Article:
From the Gospel of Saint Luke, we hear the story of the Annunciation:
And in the sixth month, the angel Gabriel was sent from God into a city of Galilee, called Nazareth, To a virgin espoused to a man whose name was Joseph, of the house of David; and the virgin's name was Mary. And the angel being come in, said unto her: Hail, full of grace, the Lord is with thee: blessed art thou among women. Who having heard, was troubled at his saying, and thought with herself what manner of salutation this should be. And the angel said to her: Fear not, Mary, for thou hast found grace with God.(Lk 1, 26-38 Douay-Rheims, 1899)
Behold thou shalt conceive in thy womb, and shalt bring forth a son; and thou shalt call his name Jesus. He shall be great, and shall be called the Son of the most High; and the Lord God shall give unto him the throne of David his father; and he shall reign in the house of Jacob for ever. And of his kingdom there shall be no end. And Mary said to the angel: How shall this be done, because I know not man? And the angel answering, said to her: The Holy Ghost shall come upon thee, and the power of the most High shall overshadow thee. And therefore also the Holy which shall be born of thee shall be called the Son of God.
And behold thy cousin Elizabeth, she also hath conceived a son in her old age; and this is the sixth month with her that is called barren: Because no word shall be impossible with God. And Mary said: Behold the handmaid of the Lord; be it done to me according to thy word. And the angel departed from her.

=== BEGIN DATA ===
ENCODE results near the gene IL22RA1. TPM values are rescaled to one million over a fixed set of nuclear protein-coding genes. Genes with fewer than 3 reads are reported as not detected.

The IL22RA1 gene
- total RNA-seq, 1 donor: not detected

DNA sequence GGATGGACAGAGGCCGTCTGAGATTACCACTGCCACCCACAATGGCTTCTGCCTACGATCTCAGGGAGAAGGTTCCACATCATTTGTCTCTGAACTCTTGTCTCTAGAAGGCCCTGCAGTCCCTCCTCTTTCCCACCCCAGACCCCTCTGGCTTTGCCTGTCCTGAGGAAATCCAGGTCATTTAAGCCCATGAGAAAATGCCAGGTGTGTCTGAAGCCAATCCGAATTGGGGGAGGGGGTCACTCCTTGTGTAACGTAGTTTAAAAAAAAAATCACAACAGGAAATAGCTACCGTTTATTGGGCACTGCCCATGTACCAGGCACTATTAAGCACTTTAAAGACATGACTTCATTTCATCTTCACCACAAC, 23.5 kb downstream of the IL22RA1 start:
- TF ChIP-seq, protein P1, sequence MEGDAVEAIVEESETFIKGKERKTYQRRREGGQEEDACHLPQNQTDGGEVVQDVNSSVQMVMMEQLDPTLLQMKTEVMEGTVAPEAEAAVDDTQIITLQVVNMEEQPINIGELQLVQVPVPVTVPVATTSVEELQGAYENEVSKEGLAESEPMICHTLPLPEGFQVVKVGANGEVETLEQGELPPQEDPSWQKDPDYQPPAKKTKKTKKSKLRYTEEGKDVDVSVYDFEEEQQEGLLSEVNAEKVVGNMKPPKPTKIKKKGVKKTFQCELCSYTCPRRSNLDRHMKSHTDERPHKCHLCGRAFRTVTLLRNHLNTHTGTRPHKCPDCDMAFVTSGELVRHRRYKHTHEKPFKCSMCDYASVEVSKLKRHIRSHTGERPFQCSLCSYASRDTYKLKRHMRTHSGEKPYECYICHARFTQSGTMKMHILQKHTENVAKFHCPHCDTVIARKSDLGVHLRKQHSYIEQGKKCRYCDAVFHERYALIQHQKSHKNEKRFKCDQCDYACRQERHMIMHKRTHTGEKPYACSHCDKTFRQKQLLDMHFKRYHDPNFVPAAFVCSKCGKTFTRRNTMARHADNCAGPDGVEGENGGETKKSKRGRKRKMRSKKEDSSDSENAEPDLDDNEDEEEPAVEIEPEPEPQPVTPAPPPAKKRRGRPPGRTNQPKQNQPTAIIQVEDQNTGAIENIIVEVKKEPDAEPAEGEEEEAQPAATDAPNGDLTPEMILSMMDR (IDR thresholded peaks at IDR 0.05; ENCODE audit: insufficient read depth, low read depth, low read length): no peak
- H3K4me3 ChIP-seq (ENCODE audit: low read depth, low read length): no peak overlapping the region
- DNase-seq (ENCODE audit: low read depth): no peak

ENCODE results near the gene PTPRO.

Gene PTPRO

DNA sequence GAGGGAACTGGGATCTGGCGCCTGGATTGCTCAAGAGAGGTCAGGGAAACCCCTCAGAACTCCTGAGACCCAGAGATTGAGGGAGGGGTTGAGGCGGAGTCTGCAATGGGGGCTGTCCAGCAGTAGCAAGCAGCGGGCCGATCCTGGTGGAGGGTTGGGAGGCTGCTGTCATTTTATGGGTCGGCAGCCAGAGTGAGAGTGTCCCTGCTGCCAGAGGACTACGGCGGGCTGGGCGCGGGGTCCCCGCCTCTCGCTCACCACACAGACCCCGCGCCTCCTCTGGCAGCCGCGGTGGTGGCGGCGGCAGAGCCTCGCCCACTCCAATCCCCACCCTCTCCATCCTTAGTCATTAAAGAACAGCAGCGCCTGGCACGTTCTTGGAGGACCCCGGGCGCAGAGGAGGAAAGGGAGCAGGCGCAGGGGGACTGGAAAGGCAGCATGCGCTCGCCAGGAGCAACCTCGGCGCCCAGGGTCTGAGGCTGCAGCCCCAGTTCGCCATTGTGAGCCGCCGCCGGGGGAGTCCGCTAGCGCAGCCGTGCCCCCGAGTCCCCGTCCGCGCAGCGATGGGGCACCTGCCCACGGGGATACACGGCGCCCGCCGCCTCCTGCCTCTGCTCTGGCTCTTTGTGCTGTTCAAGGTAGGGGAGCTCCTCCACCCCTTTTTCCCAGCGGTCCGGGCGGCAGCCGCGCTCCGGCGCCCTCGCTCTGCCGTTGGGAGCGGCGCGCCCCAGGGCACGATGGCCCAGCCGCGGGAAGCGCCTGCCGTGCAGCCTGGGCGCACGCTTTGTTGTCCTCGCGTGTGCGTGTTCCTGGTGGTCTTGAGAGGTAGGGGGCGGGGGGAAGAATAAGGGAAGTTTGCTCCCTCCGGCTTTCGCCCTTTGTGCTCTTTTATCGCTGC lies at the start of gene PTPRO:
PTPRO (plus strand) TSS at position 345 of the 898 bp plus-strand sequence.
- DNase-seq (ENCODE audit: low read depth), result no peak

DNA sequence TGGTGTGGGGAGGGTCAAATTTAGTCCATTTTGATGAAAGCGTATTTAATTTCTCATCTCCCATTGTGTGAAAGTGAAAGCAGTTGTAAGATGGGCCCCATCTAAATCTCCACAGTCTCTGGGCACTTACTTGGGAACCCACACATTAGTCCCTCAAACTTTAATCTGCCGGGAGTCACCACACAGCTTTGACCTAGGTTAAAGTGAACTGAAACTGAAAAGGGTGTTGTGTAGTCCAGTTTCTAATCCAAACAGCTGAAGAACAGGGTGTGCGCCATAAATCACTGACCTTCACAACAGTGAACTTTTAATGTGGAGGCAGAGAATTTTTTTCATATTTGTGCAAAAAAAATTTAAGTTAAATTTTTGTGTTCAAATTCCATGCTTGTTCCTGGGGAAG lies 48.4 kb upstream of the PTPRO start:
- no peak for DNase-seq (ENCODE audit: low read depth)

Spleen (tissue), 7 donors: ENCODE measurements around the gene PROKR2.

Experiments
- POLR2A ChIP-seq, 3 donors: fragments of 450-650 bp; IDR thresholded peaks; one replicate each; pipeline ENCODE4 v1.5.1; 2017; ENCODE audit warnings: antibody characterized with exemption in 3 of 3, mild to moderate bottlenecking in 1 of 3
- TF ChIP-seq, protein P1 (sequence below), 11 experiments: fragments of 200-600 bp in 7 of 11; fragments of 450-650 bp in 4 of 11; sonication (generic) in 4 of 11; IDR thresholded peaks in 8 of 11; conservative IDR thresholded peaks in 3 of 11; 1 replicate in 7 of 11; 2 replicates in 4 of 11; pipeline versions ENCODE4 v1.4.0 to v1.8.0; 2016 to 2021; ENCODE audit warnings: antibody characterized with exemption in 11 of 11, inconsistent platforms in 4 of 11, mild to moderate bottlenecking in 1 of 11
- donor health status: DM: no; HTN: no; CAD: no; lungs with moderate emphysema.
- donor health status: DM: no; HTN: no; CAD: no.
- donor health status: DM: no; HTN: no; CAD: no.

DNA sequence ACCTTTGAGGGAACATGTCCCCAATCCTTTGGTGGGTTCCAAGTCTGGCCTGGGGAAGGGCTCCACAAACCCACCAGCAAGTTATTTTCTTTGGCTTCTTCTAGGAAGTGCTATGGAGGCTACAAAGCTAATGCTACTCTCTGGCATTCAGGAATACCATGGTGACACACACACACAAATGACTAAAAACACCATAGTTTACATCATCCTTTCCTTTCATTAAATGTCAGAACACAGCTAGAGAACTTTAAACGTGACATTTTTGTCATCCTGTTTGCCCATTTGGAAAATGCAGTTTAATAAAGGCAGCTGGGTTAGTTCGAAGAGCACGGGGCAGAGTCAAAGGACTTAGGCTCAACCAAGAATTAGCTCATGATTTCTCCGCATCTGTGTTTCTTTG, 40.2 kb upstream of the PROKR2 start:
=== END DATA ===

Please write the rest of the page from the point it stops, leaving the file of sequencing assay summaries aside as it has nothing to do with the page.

The Solemnity of the Annunciation has been celebrated in the Church since at least the sixth century and is mentioned between A.D. 530 and A.D. 533 in a sermon by Abraham of Ephesus. The first verified mention of the Annunciation is in the Galesian Sacramentary in the seventh century. And, the tenth synod of Toledo (A.D. 656) and the Trullan synod (A.D. 692) speak of the Annunciation as a universally accepted feast of the Church.
The Annunciation gives humanity its clearest example of surrender to the Lord in a manner that is at the zenith of humanity's comparability to the Lord's surrender of Himself for our race. Mary does not question Gabriel and does not defer her response to Gabriel's greeting until a more convenient moment. She simply says, "Yes." This simple yes, which in its nature is probably the most significant response of humanity to the Lord prior to the coming of the Son of God, is no simple nor trivial act. Mary gives herself freely and without reservation to the Divine Will of God, reserving nothing for herself and nothing for the world. And, through this greatest gift of human love expressed in deed for the Father, our Lord Jesus Christ comes into the world to redeem the whole of the history and future of humanity.
Hail Mary, full of grace
The Lord is with thee.
Blessed art thou amongst women
and blessed is the fruit of thy womb, Jesus.
Holy Mary, mother of God
Pray for us sinners
Now and at the hour of our death.
IMAGE: El Greco (Spain 1541-1614).